With Carla Emery’s “Old Fashioned Recipe Book” in hand, we settled on the farm with our six-month old little girl, fifty chickens and an old tractor. It was a lot harder than I thought it would be. Our only drinking water was a quarter mile up the road and we relied on a hand dug well next to the house for washing. You don't realize how many gallons of water a family consumes in a day until you have to haul it from the source. There was no phone lines up the valley we lived in so there was extreme isolation. I made everything from scratch; butter and cheese from whole milk picked up at the dairy, wheat was bought in bulk and ground in a hand mill for flour and I made bread almost every day. We lived on venison, chickens and squirrel, ( I drew the line at woodchucks). There are those reading this that might think this sounds idyllic, but there was a reason that women died at a young age a hundred years ago. While it is nice to know where your food comes from and what exactly goes into it, it isn’t really fun to work from 4 am to 11pm every day and fall exhausted into bed. Every day is a struggle to survive and you constantly think about food and how much can you put away for the winter. When you have harvested the corn for the winter chicken feed, but then rats get into it – that is discouraging, and kind of creepy as you lie at night listening to the gnawing.
Living off the land is no picnic and not to be attempted lightly. There is the joy of providing for your family for a year at a time, looking at your pantry and having a sense of accomplishment when you look at all your canned goods. There is also the fear when you have a cold spring and are running out of firewood and the snow has not melted yet; how do you keep the children warm? The main casualty of this experiment was my marriage. I headed back to Oregon with my children, back to civilization, telephones and clean running water.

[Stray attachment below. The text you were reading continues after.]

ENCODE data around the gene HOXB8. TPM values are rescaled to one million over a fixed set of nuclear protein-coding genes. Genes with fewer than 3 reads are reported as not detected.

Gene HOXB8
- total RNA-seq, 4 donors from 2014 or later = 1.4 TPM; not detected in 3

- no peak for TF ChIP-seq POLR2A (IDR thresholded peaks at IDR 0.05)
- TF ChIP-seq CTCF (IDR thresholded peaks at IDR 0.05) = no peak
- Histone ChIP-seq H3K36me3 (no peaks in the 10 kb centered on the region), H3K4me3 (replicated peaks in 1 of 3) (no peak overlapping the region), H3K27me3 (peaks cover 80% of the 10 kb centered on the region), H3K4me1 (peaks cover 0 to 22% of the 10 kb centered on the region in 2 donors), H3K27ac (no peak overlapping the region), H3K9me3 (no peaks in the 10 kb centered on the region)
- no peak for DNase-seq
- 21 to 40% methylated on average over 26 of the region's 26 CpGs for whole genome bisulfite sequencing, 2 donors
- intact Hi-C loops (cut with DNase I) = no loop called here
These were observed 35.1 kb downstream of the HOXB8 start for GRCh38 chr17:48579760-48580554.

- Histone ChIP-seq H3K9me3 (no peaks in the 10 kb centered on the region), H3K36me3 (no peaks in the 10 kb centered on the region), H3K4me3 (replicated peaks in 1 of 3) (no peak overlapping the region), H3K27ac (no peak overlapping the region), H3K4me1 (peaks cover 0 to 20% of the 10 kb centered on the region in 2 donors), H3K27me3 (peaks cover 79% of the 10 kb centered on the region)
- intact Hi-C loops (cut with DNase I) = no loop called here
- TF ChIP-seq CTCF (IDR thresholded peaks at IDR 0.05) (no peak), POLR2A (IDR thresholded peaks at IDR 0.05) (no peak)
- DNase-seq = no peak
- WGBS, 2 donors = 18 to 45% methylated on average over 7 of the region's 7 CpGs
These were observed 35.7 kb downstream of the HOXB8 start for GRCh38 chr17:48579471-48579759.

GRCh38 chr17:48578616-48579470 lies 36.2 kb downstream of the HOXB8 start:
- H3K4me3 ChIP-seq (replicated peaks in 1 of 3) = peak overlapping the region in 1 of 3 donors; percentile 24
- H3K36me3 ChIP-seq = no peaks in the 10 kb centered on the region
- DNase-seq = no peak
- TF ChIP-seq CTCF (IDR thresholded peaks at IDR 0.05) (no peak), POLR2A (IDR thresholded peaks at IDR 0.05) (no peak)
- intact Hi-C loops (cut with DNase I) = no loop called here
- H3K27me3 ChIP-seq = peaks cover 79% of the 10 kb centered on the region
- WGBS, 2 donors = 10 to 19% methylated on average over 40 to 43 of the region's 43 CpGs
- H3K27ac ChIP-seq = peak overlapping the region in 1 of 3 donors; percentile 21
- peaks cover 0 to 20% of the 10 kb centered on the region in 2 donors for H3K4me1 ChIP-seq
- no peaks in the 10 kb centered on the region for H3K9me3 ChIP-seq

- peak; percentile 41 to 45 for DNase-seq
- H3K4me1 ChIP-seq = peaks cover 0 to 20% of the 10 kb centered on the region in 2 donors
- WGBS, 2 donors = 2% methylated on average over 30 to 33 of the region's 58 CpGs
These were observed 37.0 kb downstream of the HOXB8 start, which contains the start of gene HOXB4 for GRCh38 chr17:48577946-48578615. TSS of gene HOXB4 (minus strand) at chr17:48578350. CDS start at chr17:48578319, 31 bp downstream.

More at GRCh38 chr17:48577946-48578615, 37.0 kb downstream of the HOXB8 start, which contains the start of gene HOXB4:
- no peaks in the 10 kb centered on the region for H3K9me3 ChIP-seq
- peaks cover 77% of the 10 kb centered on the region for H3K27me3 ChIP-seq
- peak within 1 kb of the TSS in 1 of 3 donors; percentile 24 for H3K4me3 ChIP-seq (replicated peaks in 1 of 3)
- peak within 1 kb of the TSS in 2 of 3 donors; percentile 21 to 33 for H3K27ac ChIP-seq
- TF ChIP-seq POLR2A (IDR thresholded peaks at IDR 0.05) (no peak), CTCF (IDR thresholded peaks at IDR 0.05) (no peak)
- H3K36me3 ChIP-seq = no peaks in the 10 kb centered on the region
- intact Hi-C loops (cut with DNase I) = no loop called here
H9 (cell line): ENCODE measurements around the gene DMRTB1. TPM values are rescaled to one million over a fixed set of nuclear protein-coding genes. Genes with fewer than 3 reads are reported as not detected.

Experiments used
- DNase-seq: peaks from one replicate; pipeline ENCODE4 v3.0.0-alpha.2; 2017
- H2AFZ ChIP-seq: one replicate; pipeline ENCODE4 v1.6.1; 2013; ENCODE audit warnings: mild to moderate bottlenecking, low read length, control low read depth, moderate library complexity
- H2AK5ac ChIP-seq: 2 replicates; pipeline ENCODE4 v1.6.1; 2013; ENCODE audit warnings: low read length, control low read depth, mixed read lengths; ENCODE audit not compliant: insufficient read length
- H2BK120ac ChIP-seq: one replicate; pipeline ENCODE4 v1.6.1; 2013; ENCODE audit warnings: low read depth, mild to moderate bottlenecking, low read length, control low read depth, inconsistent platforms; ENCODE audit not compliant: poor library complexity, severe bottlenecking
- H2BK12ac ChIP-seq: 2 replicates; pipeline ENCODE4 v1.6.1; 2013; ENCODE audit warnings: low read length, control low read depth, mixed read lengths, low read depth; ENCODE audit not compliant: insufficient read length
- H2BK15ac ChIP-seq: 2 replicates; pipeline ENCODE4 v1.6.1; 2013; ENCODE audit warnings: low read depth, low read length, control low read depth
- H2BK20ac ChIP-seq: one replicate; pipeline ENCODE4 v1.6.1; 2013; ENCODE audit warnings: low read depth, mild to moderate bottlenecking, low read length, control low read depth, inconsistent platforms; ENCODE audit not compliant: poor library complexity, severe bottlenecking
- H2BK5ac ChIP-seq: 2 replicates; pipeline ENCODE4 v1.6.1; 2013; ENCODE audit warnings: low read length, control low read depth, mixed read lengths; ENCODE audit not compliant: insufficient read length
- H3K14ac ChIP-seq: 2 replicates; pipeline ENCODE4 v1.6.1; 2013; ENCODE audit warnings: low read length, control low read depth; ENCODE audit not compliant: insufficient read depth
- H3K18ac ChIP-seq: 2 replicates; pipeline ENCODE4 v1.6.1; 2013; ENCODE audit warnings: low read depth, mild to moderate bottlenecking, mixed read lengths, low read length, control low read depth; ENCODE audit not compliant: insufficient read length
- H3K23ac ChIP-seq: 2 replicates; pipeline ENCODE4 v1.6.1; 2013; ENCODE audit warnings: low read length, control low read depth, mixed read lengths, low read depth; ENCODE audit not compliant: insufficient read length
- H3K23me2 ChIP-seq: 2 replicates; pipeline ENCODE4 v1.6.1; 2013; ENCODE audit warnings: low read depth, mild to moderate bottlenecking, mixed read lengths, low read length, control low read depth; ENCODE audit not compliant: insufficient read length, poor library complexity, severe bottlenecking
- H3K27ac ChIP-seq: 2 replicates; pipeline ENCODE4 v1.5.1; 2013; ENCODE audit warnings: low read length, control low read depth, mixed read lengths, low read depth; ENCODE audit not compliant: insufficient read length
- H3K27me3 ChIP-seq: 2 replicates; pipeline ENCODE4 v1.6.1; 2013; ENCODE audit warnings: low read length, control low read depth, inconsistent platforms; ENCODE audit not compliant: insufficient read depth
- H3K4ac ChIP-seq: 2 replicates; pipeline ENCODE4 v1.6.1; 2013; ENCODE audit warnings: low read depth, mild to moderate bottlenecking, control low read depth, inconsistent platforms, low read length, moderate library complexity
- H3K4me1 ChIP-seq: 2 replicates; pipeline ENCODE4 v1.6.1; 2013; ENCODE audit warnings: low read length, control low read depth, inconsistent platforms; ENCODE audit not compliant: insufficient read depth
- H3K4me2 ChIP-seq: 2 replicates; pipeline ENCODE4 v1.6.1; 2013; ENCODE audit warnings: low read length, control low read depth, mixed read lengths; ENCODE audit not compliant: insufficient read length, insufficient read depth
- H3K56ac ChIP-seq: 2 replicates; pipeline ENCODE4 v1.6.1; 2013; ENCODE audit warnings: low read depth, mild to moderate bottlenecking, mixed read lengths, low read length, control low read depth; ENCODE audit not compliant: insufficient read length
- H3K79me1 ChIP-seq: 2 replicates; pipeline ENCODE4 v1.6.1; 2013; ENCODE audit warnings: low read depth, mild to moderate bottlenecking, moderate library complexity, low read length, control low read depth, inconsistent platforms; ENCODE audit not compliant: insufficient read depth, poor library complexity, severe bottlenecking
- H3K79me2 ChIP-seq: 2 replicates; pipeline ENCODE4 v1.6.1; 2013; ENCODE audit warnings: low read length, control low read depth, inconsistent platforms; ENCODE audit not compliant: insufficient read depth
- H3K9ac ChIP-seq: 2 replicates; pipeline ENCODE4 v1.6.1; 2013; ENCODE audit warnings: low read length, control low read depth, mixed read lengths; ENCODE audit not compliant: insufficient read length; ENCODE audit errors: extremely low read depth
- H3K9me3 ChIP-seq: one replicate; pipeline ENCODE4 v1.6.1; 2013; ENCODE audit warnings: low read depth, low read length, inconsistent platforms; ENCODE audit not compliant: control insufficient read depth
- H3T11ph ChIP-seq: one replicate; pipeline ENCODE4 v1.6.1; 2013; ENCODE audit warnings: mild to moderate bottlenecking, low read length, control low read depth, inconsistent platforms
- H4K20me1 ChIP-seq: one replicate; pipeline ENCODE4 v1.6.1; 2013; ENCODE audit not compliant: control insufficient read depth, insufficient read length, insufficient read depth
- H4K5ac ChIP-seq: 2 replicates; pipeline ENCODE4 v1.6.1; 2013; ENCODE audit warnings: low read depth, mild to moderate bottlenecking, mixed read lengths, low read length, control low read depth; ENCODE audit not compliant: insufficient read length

Now a single-parent...
Living a single-parent lifestyle over the next 20 years continued to be a challenge emotionally and financially. I had to learn ways to keep food on the table, pay bills, clothe my children and provide decent shelter for them. There were bumps along the way; I had my electric service shut off a few times, we were homeless for a while and my kids didn’t often have new clothes. Through most of this time I was fortunate enough to be employed, although I faced many years without health benefits for myself or my children.
As a family, we embodied the sentiment in Thoreau’s “Walden” to not undertake any enterprise which requires new clothes. Make do with what you have was something that I lived out for my children and hoped they would also embrace. (Somewhere along the way, in the early 1990's, I became a convinced Quaker). My kids all turned out healthy and well-adjusted despite the trials they had to face. They never wore name-brand clothing, for many years they only received one pair of shoes per year. We rarely went out to eat and pizza was a treat in our household but living in this way was the perfect preparation for the reality of living as an adult in our volatile economy.
What to do with all this experience?
I have been able to help desperate people calling into our office because I have been there – I have had the cut-off notice, the need to have a few dollars buy food for a week, been kicked out of my house and left with nowhere to live. It is an agony while you are going through it. You despair for yourself and your family. But you can get through it. Every experience you have, even though it seems horrific, does enrich your life and deepens your experience here. Joy will come again, later perhaps, and it will be the sweeter because you have overcome the present trials that you are going through.
There are people who will come to this blog because they are in crisis – if you comment on a posting I will try to get an answer to you as soon as possible – but realize I don't have all the answers. Just a lot of experience. I can tell you that the hardest thing to do is to change your mind – change what you want, change what you need. Your expectations for your life have to undergo changes most of the time. That is where I will challenge you the most. This blog supports my effort to finish the book I started a couple of years ago that is my guidebook to how to live simply, make choices that support that goal, manage your household efficiently and also touches on the philosophy behind these choices. And I will strive to make my postings a lot shorter then this first one! So welcome, Friends. I hope you enjoy this journey.